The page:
Following a week of public protests – including one Saturday at the November Theatre that drew about 250 — over the ouster of Firehouse Theatre Project founder and artistic director Carol Piersol, another high-profile founder of the 19-year-old community theater project, Harry Kollatz Jr., has tendered his resignation from the emeritus board he joined earlier this year.
In an email letter sent Sunday to all current board members, Kollatz, who was a part of the committee planning for the 20th anniversary of the theater’s founding, announced that he was resigning effective immediately. In doing so, he also called on all members of the current board to do the same, stating that the theater’s public image had been irreparably tarnished by the board’s actions in canning Piersol, but that redemption might still be possible if the board resign after reinstating Piersol and writing a public letter of apology for their actions.
Kollatz’s letter is just the latest dramatic turn in a week of drama that became public on Dec. 18 as Piersol herself went public with a letter resigning rather than concede to the board’s ultimatum that she be forced to retire by June 30 of next year.
The email from Kollatz had few minced words, taking the board to task for detonating a vaunted and respected community organization.
“You may redecorate the [F]irehouse building from the lobby to the attic, change its name to hide the infamy of your dark deeds, but the Firehouse Theatre Project, as known to this community for 18 years, will have ceased,” he wrote. “In your clumsy effort to wreak sudden and traumatic alterations to the company, you’ve become the bloody surgeon who rushes out, announcing to worried relatives: ‘Great news! The operation succeeded! Oh, but the patient died’.”
On Friday, Open Source RVA first reported that board’s ultimatum date of June 30 was in accordance with the demand of Jo Kennedy, former executive director of the Visual Arts Center of Richmond, who is set to take over the presidency of the Firehouse on June 30 and who read aloud an email from herself during a Dec. 9 emergency meeting of the Firehouse board at her house in which she said she would not take on leadership of the board if Piersol was still employed there as artistic director.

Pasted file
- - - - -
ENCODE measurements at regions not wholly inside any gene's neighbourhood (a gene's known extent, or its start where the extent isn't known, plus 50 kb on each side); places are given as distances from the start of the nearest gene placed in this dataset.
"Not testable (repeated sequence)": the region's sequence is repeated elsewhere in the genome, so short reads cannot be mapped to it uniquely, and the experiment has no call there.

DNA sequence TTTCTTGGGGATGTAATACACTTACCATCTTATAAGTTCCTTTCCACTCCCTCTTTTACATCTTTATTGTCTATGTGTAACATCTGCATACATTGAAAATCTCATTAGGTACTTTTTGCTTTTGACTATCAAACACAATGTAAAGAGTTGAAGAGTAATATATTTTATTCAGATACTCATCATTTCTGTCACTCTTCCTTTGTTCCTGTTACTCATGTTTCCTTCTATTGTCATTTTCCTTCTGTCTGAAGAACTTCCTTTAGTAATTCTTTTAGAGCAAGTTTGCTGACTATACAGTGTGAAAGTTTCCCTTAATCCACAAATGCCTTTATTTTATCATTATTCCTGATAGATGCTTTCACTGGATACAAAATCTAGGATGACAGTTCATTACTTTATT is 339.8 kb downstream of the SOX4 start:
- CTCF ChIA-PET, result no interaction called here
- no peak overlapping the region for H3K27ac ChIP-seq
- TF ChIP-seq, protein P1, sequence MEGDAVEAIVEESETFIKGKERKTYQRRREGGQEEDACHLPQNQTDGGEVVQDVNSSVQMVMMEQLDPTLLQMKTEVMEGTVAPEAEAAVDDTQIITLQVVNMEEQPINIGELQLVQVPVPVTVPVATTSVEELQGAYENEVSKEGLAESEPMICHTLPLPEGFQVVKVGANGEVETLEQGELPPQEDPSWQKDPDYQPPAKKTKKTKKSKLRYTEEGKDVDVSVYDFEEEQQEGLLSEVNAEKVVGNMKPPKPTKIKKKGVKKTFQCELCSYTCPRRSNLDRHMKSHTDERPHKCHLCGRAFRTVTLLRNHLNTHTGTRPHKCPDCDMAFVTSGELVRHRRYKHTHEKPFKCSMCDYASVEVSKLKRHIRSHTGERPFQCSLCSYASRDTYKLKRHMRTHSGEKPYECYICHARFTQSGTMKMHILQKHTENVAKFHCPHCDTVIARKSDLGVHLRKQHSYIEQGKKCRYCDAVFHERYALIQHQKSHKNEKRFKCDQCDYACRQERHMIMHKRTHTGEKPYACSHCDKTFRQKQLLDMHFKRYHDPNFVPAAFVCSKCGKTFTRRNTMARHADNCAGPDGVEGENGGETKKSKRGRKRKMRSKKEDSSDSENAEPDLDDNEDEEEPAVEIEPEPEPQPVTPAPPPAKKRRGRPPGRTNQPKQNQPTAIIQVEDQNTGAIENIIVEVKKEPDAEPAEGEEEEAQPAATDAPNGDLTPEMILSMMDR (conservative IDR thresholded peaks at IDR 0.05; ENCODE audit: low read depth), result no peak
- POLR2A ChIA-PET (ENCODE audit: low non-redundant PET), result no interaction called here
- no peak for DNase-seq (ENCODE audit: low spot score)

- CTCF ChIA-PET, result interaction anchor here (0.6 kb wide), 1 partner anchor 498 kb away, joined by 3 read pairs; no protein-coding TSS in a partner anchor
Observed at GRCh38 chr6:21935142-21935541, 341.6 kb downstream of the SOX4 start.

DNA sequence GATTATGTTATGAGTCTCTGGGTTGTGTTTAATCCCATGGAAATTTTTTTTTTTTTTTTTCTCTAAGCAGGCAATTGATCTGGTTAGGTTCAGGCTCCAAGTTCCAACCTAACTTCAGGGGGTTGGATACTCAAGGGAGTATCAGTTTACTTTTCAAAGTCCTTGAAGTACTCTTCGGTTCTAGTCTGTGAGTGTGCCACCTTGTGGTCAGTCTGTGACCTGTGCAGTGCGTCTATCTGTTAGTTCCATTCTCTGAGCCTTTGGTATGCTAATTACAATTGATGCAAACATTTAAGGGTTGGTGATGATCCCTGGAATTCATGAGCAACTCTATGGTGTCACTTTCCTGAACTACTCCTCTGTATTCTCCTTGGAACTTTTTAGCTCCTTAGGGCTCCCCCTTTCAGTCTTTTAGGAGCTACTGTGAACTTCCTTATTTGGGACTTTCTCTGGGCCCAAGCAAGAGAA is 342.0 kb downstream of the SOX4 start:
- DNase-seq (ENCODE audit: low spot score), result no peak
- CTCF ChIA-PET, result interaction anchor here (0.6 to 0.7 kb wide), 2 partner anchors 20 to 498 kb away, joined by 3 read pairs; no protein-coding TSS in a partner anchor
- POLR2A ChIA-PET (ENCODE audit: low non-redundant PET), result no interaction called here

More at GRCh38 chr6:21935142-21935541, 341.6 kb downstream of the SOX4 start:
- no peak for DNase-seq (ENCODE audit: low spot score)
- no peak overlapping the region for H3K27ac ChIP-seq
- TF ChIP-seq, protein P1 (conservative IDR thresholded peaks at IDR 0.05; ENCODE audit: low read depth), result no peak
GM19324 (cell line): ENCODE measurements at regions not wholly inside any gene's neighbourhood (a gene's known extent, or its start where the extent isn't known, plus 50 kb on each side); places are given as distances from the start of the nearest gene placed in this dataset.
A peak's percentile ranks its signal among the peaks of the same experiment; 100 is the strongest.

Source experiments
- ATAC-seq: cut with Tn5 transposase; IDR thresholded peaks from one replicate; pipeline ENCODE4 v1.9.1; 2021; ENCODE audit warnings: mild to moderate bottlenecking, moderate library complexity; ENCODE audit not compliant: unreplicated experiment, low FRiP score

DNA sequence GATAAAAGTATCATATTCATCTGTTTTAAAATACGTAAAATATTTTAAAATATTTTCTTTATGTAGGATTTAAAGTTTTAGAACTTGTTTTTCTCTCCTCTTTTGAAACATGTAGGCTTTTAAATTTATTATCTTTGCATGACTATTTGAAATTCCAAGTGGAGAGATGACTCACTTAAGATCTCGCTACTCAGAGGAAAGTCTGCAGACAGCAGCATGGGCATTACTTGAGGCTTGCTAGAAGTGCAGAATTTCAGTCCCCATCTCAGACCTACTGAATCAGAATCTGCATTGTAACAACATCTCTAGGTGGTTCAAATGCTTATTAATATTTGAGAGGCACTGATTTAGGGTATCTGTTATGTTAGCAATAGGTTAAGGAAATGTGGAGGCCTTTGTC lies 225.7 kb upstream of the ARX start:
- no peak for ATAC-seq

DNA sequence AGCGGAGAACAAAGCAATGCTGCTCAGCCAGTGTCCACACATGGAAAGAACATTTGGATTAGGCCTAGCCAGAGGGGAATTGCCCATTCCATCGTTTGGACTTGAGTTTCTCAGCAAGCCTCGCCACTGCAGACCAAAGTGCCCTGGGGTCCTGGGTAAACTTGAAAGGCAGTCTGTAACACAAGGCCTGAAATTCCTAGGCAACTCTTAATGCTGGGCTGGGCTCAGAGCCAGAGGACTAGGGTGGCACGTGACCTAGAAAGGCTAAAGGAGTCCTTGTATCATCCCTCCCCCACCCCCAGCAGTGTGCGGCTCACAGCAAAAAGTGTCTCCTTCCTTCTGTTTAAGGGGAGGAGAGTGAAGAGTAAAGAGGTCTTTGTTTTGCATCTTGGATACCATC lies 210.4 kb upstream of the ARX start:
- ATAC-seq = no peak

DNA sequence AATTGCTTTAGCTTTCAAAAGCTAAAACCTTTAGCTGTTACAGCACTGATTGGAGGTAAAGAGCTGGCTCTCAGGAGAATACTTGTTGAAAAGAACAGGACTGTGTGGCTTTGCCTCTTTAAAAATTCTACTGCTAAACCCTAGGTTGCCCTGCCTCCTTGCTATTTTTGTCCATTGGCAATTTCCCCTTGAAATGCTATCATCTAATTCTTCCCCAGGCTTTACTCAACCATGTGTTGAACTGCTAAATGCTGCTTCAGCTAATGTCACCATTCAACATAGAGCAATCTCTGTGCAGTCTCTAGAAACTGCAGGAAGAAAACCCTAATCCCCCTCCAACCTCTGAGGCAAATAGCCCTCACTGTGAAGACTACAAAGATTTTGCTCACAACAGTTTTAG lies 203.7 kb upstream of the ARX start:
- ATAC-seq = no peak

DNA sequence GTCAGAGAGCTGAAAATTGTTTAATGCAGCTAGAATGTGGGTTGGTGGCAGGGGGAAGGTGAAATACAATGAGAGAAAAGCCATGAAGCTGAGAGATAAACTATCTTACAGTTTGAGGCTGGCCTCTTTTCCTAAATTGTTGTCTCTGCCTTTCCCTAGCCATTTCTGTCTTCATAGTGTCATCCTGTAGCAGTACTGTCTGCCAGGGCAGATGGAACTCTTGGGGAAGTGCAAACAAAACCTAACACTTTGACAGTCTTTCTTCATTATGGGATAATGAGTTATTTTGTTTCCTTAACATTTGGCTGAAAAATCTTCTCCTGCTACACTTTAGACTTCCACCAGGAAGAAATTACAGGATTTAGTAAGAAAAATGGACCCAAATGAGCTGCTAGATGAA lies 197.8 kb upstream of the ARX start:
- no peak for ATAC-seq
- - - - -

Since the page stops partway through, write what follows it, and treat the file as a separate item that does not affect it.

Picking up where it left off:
The following day, Piersol and the theater’s recently hired managing director, Gini Mallory, participated in a remediation session at the urging of the board — a decision made during the Sunday meeting. Afterwards, Piersol wrote an email to current Firehouse board chair Kay Holmes thanking her for the board’s leadership in facilitating the meeting. Holmes responded in a reply email obtained by Open Source that she believed “there is a middle ground and that everyone will be able to work effectively and happily with the continued success of Firehouse as the goal.”
Instead, the next day, and its regular monthly meeting, the Firehouse board voted to end Piersol’s employment as of June 30, 2013. It also voted to expel fellow board member Joe Walton, who was accused of leaking information from an executive session of the board to Pearsol related to her pending ouster.
Below is the full text of Kollatz’s email to the Firehouse Theatre Project board of directors:
Dec. 23, 2012
To the Board of Directors and
Administration of the Firehouse Theatre Project, Inc.